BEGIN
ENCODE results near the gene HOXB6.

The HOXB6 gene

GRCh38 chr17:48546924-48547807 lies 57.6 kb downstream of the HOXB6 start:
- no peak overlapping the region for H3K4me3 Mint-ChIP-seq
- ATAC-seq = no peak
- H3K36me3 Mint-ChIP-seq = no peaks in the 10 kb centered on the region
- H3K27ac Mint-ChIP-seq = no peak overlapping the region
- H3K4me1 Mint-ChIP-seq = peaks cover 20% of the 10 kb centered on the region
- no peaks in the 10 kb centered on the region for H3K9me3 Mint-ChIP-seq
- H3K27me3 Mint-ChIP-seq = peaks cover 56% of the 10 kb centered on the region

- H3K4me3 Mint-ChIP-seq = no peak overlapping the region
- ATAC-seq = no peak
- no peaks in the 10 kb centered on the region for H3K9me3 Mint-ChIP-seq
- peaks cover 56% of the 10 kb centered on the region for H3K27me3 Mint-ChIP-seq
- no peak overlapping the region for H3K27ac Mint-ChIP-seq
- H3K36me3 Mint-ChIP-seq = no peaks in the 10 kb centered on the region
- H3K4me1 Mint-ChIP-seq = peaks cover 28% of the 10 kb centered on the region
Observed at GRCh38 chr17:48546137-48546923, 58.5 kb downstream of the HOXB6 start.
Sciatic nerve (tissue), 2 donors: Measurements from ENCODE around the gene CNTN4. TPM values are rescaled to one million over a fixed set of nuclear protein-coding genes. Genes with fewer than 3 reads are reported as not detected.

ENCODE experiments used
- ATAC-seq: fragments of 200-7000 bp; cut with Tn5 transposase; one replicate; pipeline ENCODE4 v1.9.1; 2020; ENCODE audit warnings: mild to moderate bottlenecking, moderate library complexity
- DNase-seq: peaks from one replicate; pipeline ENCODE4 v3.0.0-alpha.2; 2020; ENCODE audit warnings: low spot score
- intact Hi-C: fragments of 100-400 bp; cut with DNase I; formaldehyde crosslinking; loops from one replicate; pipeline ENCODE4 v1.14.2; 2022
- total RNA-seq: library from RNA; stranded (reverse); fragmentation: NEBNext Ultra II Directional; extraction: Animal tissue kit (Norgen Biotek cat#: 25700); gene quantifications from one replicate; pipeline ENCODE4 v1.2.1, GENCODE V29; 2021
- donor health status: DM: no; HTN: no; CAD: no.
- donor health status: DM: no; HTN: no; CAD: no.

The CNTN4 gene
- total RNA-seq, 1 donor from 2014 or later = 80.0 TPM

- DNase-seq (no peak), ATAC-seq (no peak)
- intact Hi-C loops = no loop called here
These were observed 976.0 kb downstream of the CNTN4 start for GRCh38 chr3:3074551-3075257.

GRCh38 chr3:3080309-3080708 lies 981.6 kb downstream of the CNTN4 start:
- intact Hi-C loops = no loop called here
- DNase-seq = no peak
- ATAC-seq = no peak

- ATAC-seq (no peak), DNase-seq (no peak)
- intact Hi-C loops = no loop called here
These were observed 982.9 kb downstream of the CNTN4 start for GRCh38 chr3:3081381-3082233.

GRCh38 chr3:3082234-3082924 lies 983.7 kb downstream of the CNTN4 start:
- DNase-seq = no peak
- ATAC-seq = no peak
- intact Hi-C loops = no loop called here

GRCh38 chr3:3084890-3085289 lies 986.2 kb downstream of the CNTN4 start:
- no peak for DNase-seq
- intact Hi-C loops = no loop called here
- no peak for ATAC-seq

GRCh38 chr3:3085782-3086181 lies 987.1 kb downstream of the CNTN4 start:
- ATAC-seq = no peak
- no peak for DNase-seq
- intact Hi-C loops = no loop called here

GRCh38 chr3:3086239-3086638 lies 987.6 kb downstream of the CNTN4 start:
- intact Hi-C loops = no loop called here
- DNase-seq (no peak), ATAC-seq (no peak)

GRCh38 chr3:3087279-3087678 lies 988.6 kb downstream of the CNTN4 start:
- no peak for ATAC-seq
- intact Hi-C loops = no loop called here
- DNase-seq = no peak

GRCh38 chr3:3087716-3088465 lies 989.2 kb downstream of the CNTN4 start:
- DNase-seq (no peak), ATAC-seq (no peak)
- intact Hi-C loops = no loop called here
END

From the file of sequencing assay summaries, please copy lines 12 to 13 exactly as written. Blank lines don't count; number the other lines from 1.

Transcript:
- ATAC-seq = no peak
- no peaks in the 10 kb centered on the region for H3K9me3 Mint-ChIP-seq